Wednesday, March 22, 2017

Ars Nova and Women's Project Theater Present "Sundown, Yellow Moon" by Rachel Bonds - Through April 1st




Ars Nova and WP Theater present
Sundown, Yellow Moon
A nighttime play with songs by RACHEL BONDS
Music & Lyrics by THE BENGSONS
Additional Lyrics by RACHEL BONDS
Directed by ANNE KAUFFMAN
@ the McGinn/Cazale Theater (Bway btw. 76th & 77th St.)
LIMITED ENGAGEMENT!
Now thru April 1.

You would be hard pressed to find a more satisfying theatrical experience than the one being offered by the current Ars Nova/WP Theater production of "Sundown, Yellow Moon" by Rachel Bonds. Described as a "nighttime play with songs," this drama follows the crepuscular activities of a divorced father, his two grown daughters, and various other individuals with whose lives they intersect. Each character in this quietly beautiful play is broken in some way, and has a song or a poem just busting to get out. These flawed individuals, in their brokenness, lean on one another to get through the night and into a new day.

The ensemble is top notch from top to bottom. Eboni Booth is Joey, Lilli Cooper is her sister, Ray, and Peter Friedman is their father, Tom, who is recovering from losing a wife and a job. Carver (JD Taylor) visits Tom to offer anger management coaching, but he brings his own baggage that relates to issues of abuse earlier in his life. He and Tom run into a snag in their relationship, and Carver withdraws into himself until he is coaxed by Ray to pick up a guitar and reprise a song he wrote and sang years ago at a prom. He comes to life as he gives himself permission first to touch the instrument, and then to allow the music that he and it produce together to touch him. A continuing motif in this play is the healing and saving power of music, a gentle balm amidst a variety of seeping wounds. The Bengsons have written original songs for this play that shape the action, the mood, and the characters.

Greg Keller portrays Ted Driscoll, a married minor poet with writer's block who stirs emotions within Joey that neither of them know how to handle. She is not sure she should go to Berlin to pursue the Fulbright Scholarship she has earned. Her frustrating friendship with Ted leads to a crisis which Carver is able to help to ameliorate. Michael Pemberton and Anne L. Nathan round out this fine cast as supportive friends of Tom.

Annie L. Nathan as Jean
Michael Pemberton as Bobby/DJ
Eboni Booth as Joey
Peter Friedman as Tom
Lilli Cooper as Ray
"Sundown, Yellow Moon" by Rachel Bonds
Ars Nova/WP Theater
Through April 1st
Photo: Sara Krulwich/The New York Times

Another theme is an almost Chekhovian failure to connect by people who are trying to show that they care for each other. "I am worried about you" is a phrase that echoes from daughter to father and back again. Physical touch is often awkward, tentative and misunderstood. Much that is communicated is communicated in silence and pregnant pauses. This is a gently told tale of flawed human beings trying to get by and to help one another as best they can.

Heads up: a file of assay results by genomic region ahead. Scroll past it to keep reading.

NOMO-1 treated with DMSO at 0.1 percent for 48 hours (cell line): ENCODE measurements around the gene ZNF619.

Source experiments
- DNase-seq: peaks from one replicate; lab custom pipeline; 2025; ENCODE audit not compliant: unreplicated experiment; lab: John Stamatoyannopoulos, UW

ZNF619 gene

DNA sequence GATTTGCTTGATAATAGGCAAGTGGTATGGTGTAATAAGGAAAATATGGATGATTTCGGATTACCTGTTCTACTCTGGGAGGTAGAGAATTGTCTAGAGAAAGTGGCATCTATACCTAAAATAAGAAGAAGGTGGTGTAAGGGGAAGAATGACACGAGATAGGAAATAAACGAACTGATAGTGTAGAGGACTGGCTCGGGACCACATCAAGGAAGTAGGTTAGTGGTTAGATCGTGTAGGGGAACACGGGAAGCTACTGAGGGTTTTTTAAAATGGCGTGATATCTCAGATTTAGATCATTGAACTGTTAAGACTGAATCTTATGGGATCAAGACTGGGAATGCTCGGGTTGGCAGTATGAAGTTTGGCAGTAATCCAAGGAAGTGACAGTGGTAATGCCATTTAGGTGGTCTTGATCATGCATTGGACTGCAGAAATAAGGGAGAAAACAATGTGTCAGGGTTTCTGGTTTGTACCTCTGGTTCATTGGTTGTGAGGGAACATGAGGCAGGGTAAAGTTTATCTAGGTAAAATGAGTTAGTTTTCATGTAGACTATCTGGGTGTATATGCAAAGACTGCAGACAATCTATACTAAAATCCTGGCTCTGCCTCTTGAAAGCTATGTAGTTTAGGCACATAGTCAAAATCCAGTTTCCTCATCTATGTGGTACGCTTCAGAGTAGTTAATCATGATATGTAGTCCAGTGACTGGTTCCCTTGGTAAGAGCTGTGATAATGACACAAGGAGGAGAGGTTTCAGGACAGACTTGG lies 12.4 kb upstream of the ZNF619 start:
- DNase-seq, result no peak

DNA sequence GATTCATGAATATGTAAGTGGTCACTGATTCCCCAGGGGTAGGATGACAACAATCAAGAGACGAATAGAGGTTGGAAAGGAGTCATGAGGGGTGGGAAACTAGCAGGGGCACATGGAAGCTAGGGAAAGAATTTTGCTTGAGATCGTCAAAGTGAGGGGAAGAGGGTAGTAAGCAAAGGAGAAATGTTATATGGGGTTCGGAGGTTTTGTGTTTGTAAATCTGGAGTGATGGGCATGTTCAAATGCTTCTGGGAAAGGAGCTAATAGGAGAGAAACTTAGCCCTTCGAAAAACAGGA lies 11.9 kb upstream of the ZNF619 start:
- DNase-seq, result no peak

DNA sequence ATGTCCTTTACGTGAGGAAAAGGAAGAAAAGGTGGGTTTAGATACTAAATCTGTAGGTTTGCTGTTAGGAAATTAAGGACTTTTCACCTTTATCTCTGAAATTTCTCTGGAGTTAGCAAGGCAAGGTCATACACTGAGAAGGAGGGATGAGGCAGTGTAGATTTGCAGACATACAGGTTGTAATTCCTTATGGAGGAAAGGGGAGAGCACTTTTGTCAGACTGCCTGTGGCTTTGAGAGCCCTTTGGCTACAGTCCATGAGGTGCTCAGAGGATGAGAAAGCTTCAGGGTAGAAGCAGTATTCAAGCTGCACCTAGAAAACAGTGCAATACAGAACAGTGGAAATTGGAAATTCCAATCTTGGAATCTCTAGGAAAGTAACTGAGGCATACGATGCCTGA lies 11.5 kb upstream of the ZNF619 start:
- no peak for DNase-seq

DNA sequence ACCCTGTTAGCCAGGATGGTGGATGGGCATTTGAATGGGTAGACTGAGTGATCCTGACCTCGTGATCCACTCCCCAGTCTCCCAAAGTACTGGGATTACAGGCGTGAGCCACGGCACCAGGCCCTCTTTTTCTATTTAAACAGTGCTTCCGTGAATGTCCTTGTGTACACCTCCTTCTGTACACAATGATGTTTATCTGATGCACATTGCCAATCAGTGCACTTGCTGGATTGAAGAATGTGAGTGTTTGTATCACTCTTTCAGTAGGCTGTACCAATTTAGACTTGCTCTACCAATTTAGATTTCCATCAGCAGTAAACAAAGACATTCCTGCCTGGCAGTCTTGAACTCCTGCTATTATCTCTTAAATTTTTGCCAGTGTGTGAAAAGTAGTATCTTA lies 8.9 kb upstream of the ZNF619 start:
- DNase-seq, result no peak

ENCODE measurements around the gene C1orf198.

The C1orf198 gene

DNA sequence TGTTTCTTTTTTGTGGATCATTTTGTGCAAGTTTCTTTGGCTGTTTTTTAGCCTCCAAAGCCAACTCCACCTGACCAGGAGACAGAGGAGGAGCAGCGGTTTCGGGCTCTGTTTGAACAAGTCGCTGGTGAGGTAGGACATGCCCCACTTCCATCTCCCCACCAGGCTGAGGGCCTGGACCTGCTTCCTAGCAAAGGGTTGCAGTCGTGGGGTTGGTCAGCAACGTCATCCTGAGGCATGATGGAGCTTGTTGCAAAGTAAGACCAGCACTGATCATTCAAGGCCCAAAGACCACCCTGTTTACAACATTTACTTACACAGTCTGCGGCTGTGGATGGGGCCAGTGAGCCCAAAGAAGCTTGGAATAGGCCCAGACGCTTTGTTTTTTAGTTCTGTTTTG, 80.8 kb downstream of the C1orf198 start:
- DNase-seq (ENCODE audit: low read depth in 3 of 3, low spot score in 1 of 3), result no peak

The ensemble are artfully directed by Anne Kauffman. She orchestrates the interactions among the characters like a conductor leading an exquisite chamber orchestra. The rustic set is designed by Lauren Helpern, Lighting by Isabella Byrd and Matty Frey, Costumes by Jessica Pabst, and Sound by Leah Gelpe.

The sun will set on this production on April 1st. No fooling! You do not want to miss this deeply satisfying play.

Ars Nova Website

Enjoy!

Al

"The Talent Code" by Daniel Coyle - Greatness Isn't Born; It's Grown


This brilliantly written book is one of the most impactful I have read this year. Author Daniel Coyle has done an outstanding job of taking research into myelin, a substance that insulates nerve cells, and turning that scientific breakthrough knowledge into a prescription for achieving greatness in a variety of fields, from music to athletics to business.

Using powerful case studies, Coyle has identified three distinct key elements that determine how individuals achieve greatness: Deep Practice, Ignition, and Master Coaching.

Deep Practice involves short burst of energy - perfecting, identifying errors, repeating. Each time an individual - violinist, tennis player, soccer player - engages in this kind of Deep Practice, the nervous system generates new layers of myelin to further insulate and streamline the flow of electrical energy within neural synapses.

In order for an individual to have the motivation, persistence, and determination to engage in this level of Deep Practice, there needs to have been an Ignition event. In the case of Korean women who now dominate the LPGA, the igniting event was Se Ri Pak winning the McDonald's LPGA Championship in 1998, and becoming a visible symbol and role model for young Korean girls. Five years later - enough time for Deep Practice to have made a significant difference - Korean women began to dominate women's golf.

The third key element is Master Coaching.. Mr. Coyle calls these master teachers "The Talent Whisperers." Common traits are patience, nurturing spirit and the ability to use years of observation and pattern recognition to know just the right word to say to encourage and motivate the person being coached. IConic UCLA coach John Wooden is cited as a prototype for this kind of Master Coach.

The implications of these three key elements that lead to greatness are far reaching. They can be applied to the realm of parenting, teaching, coaching, and business leadership. This is a MUST READ book for anyone who aspires to greatness or to lead others in achieving greatness.

Enjoy!

Al